5. Kips Bay and Rose Hill share Manhattan’s Little India
The border between Kips Bay and Rose Hill is often debated, with some maps showing the neighborhoods overlapping. The broad consensus, though, is that Kips Bay extends either to Third Avenue or Lexington Avenue, both of which are home to Manhattan’s Little India. Between 25th and 30th Streets, primarily along Lexington Avenue, are well over two dozen Indian restaurants and shops, as well as some from neighboring Pakistan, Bangladesh, and Nepal. Though previously the center of Little Armenia, the area shifted in part due to Kalustyan’s, a Middle Eastern spice and food shop that now sells predominantly Indian products. Indian immigration to the area rapidly grew during the 1960s. By the 1980s, much of the Indian population moved to Queens due to cheaper rents, but the area’s Indian population quickly grew again during the early 2000s. Another area in New York City similar to Little India is “Curry Row” in the East Village along 1st and 2nd Avenues.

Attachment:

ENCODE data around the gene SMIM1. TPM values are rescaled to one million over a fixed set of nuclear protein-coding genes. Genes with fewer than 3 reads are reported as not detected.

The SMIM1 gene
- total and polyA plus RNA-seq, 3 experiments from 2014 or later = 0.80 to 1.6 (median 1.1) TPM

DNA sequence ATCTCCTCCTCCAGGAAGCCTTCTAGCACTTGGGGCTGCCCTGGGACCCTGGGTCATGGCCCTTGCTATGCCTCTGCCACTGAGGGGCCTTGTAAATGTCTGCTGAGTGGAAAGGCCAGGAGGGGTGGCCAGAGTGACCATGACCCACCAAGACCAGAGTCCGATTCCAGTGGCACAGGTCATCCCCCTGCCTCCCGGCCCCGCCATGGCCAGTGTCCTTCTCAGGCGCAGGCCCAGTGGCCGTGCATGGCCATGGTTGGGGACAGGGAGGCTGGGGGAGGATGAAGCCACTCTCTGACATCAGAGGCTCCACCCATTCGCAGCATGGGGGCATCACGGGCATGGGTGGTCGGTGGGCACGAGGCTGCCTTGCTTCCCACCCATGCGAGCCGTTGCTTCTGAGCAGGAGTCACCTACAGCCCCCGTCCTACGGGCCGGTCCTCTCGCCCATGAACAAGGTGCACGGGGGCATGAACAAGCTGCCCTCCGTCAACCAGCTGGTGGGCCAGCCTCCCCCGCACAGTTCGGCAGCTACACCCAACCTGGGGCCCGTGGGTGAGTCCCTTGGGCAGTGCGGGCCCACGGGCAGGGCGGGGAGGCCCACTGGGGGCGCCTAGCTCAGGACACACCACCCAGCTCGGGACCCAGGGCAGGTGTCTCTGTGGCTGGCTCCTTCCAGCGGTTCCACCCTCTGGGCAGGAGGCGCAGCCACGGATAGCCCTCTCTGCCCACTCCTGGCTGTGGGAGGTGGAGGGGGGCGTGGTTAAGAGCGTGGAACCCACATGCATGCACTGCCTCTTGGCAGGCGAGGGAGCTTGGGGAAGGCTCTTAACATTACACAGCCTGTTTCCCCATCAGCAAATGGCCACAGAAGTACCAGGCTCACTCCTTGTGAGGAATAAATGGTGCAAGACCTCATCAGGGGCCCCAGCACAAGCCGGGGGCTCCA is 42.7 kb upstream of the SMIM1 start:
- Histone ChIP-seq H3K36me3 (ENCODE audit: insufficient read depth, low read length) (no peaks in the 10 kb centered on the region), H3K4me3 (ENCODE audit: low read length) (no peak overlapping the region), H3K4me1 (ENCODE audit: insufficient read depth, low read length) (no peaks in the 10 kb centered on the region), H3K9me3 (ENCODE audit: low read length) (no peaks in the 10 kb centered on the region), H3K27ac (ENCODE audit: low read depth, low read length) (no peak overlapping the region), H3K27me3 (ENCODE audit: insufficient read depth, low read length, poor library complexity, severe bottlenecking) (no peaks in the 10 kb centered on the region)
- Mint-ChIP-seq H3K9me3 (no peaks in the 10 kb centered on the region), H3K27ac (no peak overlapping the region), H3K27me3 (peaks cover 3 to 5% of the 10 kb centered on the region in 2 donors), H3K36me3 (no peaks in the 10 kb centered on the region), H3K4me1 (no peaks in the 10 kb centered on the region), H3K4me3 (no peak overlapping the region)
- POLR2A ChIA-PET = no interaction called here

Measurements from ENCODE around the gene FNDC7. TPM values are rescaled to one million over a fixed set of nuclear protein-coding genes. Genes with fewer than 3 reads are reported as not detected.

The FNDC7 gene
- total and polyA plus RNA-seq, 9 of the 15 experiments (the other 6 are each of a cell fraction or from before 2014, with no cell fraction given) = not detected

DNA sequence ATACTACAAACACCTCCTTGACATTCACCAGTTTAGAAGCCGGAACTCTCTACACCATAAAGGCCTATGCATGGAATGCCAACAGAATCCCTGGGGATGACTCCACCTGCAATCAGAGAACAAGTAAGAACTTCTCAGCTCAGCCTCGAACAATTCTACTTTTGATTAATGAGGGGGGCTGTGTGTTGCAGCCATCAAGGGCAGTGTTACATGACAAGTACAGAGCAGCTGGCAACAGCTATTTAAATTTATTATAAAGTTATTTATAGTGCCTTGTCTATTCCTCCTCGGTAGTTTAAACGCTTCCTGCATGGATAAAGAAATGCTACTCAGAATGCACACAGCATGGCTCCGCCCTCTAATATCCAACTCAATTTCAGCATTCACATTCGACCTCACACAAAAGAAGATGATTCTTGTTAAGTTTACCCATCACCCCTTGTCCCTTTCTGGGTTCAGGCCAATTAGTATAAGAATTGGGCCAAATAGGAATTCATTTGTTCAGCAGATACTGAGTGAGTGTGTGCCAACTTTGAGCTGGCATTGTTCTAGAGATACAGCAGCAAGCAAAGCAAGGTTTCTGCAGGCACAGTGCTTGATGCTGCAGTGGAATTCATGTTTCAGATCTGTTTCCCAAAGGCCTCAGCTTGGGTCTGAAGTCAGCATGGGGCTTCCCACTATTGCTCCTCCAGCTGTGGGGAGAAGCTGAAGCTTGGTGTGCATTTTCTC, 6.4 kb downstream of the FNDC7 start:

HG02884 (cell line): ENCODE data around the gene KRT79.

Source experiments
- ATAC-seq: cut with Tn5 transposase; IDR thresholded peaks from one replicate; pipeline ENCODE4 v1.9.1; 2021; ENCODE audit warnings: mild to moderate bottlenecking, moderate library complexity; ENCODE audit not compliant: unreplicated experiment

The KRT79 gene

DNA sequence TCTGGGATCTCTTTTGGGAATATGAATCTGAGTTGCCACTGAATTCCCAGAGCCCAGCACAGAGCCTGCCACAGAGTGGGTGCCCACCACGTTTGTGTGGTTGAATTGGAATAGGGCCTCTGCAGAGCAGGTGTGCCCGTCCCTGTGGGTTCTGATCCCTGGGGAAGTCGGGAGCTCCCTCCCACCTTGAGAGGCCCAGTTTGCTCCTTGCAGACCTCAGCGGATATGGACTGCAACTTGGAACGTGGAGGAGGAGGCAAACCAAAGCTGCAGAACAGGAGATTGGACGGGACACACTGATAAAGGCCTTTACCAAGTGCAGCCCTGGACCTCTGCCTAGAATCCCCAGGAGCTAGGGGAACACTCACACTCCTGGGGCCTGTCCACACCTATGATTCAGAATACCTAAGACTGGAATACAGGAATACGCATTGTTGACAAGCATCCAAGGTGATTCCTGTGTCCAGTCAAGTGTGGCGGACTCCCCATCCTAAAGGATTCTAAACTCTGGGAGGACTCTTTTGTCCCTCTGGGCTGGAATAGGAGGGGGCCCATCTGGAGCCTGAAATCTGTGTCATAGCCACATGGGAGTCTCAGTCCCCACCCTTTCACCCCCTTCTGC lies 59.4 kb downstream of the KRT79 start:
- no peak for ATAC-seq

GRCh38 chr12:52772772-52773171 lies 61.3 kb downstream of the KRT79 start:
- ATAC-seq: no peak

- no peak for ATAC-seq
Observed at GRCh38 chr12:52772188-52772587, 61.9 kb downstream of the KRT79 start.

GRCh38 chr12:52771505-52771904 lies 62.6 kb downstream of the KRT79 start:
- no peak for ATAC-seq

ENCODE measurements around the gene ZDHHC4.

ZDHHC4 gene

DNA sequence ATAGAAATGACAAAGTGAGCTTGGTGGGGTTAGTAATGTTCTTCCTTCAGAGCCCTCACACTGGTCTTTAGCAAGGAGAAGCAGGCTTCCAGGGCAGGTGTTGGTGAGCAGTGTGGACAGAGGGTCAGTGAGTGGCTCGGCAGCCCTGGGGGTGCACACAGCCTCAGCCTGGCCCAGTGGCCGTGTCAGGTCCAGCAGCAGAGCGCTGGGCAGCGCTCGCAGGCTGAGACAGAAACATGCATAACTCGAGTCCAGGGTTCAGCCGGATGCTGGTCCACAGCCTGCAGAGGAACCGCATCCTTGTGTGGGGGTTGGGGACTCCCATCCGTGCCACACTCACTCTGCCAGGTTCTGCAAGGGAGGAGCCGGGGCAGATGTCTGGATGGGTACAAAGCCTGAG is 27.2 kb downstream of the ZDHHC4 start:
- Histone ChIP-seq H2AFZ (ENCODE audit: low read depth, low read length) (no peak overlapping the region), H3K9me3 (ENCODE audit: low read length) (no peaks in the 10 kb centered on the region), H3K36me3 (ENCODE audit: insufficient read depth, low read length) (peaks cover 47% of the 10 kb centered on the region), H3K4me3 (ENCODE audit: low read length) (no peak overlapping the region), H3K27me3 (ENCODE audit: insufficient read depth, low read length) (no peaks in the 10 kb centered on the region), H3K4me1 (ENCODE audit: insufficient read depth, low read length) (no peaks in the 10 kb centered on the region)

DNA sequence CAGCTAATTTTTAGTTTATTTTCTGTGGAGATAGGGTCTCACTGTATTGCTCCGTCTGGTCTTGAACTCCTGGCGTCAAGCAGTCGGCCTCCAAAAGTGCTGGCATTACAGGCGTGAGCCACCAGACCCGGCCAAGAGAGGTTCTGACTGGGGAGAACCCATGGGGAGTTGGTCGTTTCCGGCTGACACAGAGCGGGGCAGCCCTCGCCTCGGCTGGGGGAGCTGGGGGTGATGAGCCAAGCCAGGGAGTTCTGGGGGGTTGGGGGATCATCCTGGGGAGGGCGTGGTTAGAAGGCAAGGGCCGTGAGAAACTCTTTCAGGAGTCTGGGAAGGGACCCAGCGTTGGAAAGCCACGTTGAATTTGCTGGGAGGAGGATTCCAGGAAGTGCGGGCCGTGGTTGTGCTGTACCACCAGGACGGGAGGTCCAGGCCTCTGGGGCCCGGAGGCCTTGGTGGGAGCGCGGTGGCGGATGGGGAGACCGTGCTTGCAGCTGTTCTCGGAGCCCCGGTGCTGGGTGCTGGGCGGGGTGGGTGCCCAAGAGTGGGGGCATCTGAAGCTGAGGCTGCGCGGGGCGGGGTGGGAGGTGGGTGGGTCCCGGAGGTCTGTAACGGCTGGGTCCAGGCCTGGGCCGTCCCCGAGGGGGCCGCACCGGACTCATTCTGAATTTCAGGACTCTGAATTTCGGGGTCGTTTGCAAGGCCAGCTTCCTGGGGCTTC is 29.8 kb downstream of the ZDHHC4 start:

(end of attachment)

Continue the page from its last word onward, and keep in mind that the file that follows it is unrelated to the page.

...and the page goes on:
Among the top-rated Indian restaurants in Kips Bay/Rose Hill are Pippali, which specializes in South Indian fare; Taste From Everest, which fuses Indian and Nepali cooking; and Mughlai Indian Cuisine, which also has locations on West 55th Street and on 2nd Avenue. The area has plenty of vegetarian spots, such as Vatan, and Pongal. Hole-in-the-wall spots include Haandi, which has a large buffet table at the front and offers some Pakistani dishes, and Anjappar Chettinad Restaurant. Grocers such as Little India and New Foods of India offer a wide range of Indian spices, produce, and desserts as well.